न जाने कितने ख्वाबों को कुचल कर
आज सुबह दबे पांव आई है
उसकी एडियों टेल अब भी
कुछ मसले अरमान चिपके हैं
(Who knows after crushing how many dreams
Under its heels
Still sticking many crushed desires)
Dawn came goose-stepping
After trampling many dreams at night
Dismembered wishes still twitching
At the edge of the jackboots
It is hard to explain how one wakes up with entire lines fully formed but that is something I have done from childhood. There have been many times when I have woken up around 3 a.m. with many of my poems bursting forth like the waters of a reservoir breaching through cracks in the dam. (Excuse me for such overwrought imagery but it has be externalized for my own well-being.)
This morning I woke up with those two poetic constructs—in Hindi and English—in the precise form I have reproduced here. Admittedly, they are excessive in their pessimism but I see them not for their emotional content but for the vividness of the image of dawn.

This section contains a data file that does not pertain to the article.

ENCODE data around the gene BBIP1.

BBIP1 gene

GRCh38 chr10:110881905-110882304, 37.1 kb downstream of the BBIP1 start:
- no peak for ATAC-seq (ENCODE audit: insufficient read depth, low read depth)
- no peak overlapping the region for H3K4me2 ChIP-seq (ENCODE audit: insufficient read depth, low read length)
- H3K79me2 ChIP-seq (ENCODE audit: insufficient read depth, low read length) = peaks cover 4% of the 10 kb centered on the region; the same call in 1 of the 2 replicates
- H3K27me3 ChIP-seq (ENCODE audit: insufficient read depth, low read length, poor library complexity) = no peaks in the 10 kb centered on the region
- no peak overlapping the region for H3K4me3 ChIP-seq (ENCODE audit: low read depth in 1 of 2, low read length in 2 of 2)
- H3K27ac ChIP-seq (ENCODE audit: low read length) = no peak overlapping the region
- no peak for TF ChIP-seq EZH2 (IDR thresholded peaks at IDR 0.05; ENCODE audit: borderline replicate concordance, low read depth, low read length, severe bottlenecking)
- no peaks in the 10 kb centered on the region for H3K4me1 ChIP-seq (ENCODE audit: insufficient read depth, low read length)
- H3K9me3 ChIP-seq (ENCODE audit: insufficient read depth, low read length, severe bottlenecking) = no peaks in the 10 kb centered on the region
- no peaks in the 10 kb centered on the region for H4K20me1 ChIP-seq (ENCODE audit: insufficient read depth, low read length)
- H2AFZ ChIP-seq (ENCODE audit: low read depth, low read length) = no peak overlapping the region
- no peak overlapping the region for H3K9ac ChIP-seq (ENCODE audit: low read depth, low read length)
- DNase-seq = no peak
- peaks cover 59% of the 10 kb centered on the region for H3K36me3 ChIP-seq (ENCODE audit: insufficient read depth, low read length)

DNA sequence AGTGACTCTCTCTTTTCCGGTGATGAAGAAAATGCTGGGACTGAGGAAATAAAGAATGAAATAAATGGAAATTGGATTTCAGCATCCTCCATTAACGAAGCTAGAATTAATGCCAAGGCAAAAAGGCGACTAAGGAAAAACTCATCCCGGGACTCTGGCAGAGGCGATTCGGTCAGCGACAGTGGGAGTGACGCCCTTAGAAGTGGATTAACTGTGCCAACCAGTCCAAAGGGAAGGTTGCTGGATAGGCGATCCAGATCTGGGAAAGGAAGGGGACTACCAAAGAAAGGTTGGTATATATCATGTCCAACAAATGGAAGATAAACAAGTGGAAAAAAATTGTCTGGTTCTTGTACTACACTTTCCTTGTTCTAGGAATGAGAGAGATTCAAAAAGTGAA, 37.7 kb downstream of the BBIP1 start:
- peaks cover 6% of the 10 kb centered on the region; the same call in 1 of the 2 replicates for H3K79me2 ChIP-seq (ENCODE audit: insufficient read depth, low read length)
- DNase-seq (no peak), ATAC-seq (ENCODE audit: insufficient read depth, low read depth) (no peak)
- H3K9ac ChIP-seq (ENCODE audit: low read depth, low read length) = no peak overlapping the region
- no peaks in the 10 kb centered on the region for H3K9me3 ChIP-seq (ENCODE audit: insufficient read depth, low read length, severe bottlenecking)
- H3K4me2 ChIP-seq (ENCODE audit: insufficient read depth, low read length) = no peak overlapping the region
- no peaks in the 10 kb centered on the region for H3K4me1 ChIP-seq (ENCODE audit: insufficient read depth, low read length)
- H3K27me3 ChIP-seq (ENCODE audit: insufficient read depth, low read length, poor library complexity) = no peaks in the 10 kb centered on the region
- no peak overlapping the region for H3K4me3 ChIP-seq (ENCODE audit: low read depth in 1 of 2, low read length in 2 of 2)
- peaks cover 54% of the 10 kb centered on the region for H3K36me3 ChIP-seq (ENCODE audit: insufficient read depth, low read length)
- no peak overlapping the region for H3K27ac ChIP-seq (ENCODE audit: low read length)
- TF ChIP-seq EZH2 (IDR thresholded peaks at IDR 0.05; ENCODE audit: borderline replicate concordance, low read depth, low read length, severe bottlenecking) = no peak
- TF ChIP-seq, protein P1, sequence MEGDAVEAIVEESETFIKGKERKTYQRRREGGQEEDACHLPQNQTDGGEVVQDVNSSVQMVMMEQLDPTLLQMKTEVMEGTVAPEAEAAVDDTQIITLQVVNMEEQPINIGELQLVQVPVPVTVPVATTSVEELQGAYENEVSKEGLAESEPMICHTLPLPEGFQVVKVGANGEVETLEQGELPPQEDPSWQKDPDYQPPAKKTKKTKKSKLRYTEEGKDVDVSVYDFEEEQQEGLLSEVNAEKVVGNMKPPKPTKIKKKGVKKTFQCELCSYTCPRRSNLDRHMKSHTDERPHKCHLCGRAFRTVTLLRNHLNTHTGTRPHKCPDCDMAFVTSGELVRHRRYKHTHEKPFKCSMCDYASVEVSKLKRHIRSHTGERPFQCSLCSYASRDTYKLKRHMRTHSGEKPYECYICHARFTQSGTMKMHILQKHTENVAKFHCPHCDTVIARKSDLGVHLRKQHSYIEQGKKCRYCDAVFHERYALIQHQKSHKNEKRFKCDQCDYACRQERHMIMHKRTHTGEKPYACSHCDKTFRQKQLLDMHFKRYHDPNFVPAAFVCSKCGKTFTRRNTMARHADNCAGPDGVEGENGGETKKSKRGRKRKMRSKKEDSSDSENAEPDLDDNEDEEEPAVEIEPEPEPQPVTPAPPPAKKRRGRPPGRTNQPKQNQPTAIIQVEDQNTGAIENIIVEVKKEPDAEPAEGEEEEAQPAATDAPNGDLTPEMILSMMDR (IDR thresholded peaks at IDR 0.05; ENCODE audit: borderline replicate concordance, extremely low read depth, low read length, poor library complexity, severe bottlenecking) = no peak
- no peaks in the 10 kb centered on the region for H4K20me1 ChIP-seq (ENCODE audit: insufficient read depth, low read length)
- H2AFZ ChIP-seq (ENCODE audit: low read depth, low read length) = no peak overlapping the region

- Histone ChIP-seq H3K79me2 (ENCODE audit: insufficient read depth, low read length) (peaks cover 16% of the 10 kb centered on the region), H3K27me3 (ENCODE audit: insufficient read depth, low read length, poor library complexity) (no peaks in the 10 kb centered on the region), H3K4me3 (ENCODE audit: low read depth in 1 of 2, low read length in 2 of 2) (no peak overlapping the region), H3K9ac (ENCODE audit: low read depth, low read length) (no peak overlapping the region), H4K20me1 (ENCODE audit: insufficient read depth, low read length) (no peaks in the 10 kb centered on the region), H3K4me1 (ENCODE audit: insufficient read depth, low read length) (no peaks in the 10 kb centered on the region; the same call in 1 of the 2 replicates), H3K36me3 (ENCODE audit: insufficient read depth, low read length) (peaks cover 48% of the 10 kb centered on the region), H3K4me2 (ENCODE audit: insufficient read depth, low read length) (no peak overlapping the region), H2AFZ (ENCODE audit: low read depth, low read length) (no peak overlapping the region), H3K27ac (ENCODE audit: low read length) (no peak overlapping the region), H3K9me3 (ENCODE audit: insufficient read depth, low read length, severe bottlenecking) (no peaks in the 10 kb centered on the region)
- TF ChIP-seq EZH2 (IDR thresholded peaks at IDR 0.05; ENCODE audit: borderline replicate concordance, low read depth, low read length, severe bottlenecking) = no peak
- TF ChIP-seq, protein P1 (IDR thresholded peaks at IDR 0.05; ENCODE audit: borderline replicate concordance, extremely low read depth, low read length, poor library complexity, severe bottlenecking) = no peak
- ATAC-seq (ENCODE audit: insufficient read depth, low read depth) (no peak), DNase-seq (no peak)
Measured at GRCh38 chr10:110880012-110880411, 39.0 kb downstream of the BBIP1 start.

There is a subtle difference between the way I conceived it in Hindi and English. In Hindi, morning comes “tip-toed”, the implication being that it seems to carry a sense of guilt having crushed many dreams. In English, dawn comes “goose-stepping” in “jackboots”, the implication being that it appears to have enjoyed the carnage it wreaked.
It has been my longstanding practice not to stand in the way when a poetic onslaught occurs in my mind. It has to be given way. It does not like being challenged. Whether or not the content is of any discernible poetic merit is extraneous to letting the waters in the reservoir burst forth.